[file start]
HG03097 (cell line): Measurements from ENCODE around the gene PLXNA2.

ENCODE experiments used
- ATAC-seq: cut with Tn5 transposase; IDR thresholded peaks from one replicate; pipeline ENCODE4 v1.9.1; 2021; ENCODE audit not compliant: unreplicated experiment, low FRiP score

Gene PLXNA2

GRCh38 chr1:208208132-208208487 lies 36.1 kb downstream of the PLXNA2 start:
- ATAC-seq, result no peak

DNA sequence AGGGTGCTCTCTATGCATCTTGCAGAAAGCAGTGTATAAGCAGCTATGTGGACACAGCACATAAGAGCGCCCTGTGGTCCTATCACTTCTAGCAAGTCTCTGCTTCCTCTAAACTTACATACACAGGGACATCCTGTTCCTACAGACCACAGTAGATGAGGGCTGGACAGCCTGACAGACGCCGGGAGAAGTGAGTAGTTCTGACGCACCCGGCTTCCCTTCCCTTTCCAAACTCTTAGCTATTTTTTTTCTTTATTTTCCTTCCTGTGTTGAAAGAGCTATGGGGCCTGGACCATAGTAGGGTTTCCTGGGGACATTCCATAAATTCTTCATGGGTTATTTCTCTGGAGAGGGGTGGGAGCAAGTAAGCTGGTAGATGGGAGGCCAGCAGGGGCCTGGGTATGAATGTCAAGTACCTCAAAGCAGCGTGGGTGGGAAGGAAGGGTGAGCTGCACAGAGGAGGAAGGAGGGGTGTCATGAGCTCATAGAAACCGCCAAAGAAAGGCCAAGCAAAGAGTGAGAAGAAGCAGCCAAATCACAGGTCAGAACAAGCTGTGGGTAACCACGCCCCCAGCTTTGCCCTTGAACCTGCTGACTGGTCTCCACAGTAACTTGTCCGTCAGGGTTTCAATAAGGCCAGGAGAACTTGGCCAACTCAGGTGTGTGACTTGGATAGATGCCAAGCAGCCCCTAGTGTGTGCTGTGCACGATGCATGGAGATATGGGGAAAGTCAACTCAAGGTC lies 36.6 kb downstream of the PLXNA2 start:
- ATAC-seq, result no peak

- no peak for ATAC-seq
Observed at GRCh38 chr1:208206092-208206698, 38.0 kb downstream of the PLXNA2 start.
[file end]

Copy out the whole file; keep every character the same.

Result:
HG03097 (cell line): Measurements from ENCODE around the gene PLXNA2.

ENCODE experiments used
- ATAC-seq: cut with Tn5 transposase; IDR thresholded peaks from one replicate; pipeline ENCODE4 v1.9.1; 2021; ENCODE audit not compliant: unreplicated experiment, low FRiP score

Gene PLXNA2

GRCh38 chr1:208208132-208208487 lies 36.1 kb downstream of the PLXNA2 start:
- ATAC-seq, result no peak

DNA sequence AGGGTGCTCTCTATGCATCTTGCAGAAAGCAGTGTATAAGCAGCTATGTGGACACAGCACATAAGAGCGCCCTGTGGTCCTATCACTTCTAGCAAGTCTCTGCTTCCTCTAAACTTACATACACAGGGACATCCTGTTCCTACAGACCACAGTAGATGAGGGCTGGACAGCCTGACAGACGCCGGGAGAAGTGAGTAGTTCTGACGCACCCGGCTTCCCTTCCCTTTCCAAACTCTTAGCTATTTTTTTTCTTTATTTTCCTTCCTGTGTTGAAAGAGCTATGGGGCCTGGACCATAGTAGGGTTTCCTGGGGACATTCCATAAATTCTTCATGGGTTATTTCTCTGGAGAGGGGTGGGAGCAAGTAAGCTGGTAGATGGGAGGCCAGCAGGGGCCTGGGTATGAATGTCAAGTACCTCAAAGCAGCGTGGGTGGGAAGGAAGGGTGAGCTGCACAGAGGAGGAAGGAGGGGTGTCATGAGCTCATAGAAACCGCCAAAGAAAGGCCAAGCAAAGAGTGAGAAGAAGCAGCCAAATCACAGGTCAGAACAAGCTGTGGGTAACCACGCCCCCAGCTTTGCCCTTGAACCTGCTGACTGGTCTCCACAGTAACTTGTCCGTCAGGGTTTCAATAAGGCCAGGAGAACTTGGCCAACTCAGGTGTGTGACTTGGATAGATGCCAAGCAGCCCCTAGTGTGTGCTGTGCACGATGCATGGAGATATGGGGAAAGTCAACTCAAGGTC lies 36.6 kb downstream of the PLXNA2 start:
- ATAC-seq, result no peak

- no peak for ATAC-seq
Observed at GRCh38 chr1:208206092-208206698, 38.0 kb downstream of the PLXNA2 start.